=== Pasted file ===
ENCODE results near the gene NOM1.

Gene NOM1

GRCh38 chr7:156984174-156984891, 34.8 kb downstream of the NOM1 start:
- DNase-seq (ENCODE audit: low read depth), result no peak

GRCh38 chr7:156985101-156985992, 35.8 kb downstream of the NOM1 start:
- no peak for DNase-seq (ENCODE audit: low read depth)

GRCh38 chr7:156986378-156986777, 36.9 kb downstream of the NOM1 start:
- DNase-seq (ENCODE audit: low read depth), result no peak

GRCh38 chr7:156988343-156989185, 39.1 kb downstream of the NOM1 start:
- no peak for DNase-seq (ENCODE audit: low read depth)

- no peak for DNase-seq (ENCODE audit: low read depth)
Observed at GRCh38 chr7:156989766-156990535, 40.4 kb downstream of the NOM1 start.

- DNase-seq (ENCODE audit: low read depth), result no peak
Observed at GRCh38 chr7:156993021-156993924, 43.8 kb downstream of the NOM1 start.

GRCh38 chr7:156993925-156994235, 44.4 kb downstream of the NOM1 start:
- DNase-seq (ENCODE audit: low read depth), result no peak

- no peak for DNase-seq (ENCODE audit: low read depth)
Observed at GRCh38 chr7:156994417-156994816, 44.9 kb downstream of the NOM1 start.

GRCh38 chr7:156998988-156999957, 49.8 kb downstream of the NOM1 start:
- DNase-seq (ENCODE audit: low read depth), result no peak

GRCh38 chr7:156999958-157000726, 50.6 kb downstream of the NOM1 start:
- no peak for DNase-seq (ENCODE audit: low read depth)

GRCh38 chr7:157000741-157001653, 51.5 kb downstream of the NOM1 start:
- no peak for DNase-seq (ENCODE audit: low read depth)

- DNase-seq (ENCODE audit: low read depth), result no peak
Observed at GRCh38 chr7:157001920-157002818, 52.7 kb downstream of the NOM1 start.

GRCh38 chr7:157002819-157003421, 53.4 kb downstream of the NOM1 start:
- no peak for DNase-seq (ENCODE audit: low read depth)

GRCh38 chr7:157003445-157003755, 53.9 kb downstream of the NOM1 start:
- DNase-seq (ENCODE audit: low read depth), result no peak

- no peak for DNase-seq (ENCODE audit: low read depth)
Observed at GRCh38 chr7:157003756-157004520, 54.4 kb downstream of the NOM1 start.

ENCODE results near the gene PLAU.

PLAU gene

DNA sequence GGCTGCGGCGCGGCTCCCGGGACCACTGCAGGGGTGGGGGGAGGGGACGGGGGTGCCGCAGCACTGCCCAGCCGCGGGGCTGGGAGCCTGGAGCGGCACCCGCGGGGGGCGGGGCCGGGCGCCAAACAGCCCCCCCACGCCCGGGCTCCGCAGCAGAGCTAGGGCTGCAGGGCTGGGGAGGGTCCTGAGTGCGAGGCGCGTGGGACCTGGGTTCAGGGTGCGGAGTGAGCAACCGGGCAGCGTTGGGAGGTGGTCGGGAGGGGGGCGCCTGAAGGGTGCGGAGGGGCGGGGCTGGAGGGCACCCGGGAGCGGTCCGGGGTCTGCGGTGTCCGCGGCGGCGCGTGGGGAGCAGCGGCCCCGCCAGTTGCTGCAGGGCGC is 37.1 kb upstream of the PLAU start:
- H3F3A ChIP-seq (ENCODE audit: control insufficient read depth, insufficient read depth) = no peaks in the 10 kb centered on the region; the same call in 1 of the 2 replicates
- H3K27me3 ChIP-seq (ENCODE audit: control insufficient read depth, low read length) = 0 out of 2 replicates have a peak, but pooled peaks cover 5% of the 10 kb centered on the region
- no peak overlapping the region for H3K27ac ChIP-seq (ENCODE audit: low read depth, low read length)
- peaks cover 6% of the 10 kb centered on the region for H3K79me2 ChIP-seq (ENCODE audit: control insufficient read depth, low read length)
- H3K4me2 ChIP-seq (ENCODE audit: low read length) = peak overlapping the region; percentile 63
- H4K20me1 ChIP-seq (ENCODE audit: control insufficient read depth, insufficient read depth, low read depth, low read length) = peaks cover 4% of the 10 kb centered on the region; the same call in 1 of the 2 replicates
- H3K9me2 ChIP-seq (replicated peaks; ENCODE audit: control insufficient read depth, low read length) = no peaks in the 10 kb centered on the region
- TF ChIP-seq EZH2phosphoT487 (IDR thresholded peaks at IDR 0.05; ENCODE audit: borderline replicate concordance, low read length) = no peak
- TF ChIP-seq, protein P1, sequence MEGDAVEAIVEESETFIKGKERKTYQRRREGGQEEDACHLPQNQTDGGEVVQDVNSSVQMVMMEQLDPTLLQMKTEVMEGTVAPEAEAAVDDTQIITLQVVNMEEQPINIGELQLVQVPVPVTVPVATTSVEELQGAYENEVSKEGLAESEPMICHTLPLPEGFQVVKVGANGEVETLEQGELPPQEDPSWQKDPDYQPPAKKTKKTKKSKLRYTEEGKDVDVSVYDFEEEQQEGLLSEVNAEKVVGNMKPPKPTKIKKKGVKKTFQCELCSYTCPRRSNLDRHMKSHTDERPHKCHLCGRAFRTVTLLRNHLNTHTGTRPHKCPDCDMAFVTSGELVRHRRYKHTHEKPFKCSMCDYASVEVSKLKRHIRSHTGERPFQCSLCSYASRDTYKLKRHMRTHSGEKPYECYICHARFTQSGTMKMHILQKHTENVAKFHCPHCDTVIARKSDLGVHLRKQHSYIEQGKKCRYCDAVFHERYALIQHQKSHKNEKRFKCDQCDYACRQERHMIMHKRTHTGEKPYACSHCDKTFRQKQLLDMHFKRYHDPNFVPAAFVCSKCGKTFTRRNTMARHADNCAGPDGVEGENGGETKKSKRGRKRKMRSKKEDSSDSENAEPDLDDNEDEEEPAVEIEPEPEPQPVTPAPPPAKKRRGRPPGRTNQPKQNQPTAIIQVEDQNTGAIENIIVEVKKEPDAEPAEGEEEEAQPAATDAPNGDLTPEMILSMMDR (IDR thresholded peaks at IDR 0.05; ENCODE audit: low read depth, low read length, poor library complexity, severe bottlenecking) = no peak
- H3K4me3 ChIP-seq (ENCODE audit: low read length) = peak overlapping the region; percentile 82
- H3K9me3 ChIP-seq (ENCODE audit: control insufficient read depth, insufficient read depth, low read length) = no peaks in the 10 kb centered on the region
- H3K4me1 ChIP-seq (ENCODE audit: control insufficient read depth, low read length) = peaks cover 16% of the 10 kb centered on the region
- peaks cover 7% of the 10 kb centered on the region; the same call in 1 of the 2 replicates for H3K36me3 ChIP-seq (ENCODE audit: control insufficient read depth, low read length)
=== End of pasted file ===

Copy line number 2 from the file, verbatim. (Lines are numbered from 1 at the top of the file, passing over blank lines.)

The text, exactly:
Gene NOM1